Over centuries, storytelling has followed a similar pattern. Once you’ve cracked the code to the pattern, you’ll find that telling compelling nonprofit stories becomes less overwhelming and more manageable. You can apply the same blueprint again and again and know the stories will be well received by your audience.
Below I’ll break a good story down into four key ingredients. If you feel like you struggle to know where to start when sharing compelling nonprofit stories, keep reading!
1. Character: Who is the story about?
When we talk about a character, we’re talking about the person the story is about.
Naturally, you might be wondering which person to feature in your story. When it comes to nonprofit storytelling, The Singularity Effect is proven to be effective. What this means is that you should focus on one particular character in your story—just one person your organization has served or one person who is involved with your organization internally.
Why? Your audience is more likely to connect with one individual than they are with a massive group. This concept is true in written storytelling and in visual storytelling through photographs and other media.
After you choose your character, think about how you can make them relatable to the audience. Knowing your audience helps with this. Take a minute to identify what the character and the audience may have in common and communicate those common denominators through your story. The more your audience relates to the character, the more likely they are to be inspired to support them and your mission.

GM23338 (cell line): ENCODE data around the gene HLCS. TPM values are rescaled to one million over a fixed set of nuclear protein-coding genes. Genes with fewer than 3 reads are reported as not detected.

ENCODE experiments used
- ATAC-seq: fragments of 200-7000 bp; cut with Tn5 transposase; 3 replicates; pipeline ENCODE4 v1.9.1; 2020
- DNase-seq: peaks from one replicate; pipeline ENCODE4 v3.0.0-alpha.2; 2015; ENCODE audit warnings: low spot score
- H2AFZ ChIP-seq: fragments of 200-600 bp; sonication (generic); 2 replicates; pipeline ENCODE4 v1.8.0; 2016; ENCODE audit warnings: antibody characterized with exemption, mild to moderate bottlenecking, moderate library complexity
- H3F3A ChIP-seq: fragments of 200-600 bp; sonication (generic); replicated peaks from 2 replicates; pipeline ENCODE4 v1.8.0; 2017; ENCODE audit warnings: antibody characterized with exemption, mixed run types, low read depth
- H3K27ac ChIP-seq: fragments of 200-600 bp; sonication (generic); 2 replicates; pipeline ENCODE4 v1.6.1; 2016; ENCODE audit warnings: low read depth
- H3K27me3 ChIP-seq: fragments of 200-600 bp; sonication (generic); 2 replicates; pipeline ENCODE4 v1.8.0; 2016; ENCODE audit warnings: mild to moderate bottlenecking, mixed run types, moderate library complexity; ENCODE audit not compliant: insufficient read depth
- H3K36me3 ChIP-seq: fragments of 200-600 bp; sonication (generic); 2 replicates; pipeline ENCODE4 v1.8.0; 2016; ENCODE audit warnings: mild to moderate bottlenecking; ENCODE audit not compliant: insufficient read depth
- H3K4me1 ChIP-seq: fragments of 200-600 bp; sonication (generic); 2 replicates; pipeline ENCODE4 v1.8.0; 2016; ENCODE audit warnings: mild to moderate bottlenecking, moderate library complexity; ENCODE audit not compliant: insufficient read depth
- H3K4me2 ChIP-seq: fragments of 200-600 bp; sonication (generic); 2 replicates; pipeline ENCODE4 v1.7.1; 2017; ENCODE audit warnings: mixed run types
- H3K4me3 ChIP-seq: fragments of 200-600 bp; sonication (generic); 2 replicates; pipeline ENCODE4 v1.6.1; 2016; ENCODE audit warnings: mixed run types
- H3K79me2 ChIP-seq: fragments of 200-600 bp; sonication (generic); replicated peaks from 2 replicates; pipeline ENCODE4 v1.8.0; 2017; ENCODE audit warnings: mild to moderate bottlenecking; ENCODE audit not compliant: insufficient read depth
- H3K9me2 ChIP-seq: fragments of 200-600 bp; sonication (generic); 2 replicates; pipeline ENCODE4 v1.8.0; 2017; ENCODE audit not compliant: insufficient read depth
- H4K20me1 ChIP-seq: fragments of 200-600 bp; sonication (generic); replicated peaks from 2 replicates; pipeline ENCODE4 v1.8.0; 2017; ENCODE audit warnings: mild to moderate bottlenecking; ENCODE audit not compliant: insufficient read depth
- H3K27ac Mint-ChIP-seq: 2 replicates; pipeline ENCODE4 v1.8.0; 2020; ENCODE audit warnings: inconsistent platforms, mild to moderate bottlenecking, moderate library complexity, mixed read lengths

2. Conflict: What is your character struggling with?
Now consider what struggles the character is facing.
Are they battling a health issue? Do they need help with housing? Were they impacted by a major natural disaster? Think big and small when it comes to conflict.
We all face difficulties in our lives. That’s why a good story has a struggle—your audience likely won’t be moved by a story about a character who never had to overcome adversity. When you can show the struggle the character is facing, you’ll give your audience a reason to help the character (and support your mission).
Once you choose your character and understand their struggle, communicate the struggle the character is facing early on in your story. You may even lead with the struggle to help create a stronger “hook” for your audience.
3. Goal: What are they working toward and why?
In addition to sharing their struggle, it’s important to communicate your character’s goals.
What are their hopes and motivations? What is important to them and why? What would it mean for your character to achieve their goals?
This is where you further the connection between the audience and the main character—by getting the audience to root for the character’s success.
Be sure to show how your nonprofit is working to help your character achieve their goal. Even further than that, be sure to show your audience how they can also work to help your character achieve their goal by giving them options to get involved, such as donating or volunteering!
4. Change Over Time: What is the result?
For a story to be truly satisfying, there must be some sort of change that takes place.
That change could be a physical change, an emotional change, or a change in circumstance. No matter what that change is, keep in mind that your audience is looking for a clear lesson or takeaway in the story you’ve shared. When you tell compelling nonprofit stories, show how supporting your nonprofit can contribute to that change.
Now that you know the four ingredients to a good story, revisit the ones you’re telling and see what you need to change or think about new compelling nonprofit stories you can create!
Are you ready to give your donors the content they deserve? Here’s a Donor-Centered Content Marketing worksheet you can use as a template to enhance your donor communication efforts.
The post 4 Key Ingredients to A Good Story: How to Tell Compelling Nonprofit Stories appeared first on Bloomerang.
This article originally appeared in Bloomerang. See the original article here.